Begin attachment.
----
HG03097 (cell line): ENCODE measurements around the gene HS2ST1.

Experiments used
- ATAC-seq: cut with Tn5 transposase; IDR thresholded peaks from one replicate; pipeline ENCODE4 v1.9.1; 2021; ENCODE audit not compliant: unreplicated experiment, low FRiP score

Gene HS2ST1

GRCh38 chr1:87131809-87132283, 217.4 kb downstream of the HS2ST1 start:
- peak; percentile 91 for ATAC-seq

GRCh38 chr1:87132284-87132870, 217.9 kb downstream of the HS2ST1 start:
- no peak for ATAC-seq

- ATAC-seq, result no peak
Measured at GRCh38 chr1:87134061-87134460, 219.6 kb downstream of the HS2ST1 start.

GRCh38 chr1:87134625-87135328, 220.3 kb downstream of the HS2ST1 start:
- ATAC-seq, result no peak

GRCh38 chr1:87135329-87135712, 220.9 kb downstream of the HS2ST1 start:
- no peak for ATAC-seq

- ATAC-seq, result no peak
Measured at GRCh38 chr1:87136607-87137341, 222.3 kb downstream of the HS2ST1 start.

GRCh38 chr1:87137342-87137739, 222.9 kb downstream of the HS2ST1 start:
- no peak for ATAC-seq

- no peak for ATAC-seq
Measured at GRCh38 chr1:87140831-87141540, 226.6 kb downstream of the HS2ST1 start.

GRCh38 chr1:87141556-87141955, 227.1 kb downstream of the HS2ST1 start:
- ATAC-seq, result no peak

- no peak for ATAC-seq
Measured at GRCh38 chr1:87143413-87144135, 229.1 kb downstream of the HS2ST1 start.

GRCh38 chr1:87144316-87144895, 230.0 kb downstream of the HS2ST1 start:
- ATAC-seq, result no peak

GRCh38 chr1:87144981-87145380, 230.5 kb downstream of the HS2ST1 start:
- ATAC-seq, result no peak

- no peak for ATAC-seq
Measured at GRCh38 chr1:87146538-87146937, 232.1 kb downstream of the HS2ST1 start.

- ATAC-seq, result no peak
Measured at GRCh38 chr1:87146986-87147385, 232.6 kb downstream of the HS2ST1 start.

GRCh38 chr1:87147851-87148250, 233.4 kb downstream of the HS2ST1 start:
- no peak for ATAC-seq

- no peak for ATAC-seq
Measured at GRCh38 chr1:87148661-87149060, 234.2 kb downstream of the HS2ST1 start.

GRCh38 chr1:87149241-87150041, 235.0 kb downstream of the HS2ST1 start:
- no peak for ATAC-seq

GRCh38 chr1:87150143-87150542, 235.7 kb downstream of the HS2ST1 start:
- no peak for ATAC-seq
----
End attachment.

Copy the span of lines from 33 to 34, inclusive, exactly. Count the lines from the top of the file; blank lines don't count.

GRCh38 chr1:87147851-87148250, 233.4 kb downstream of the HS2ST1 start:
- no peak for ATAC-seq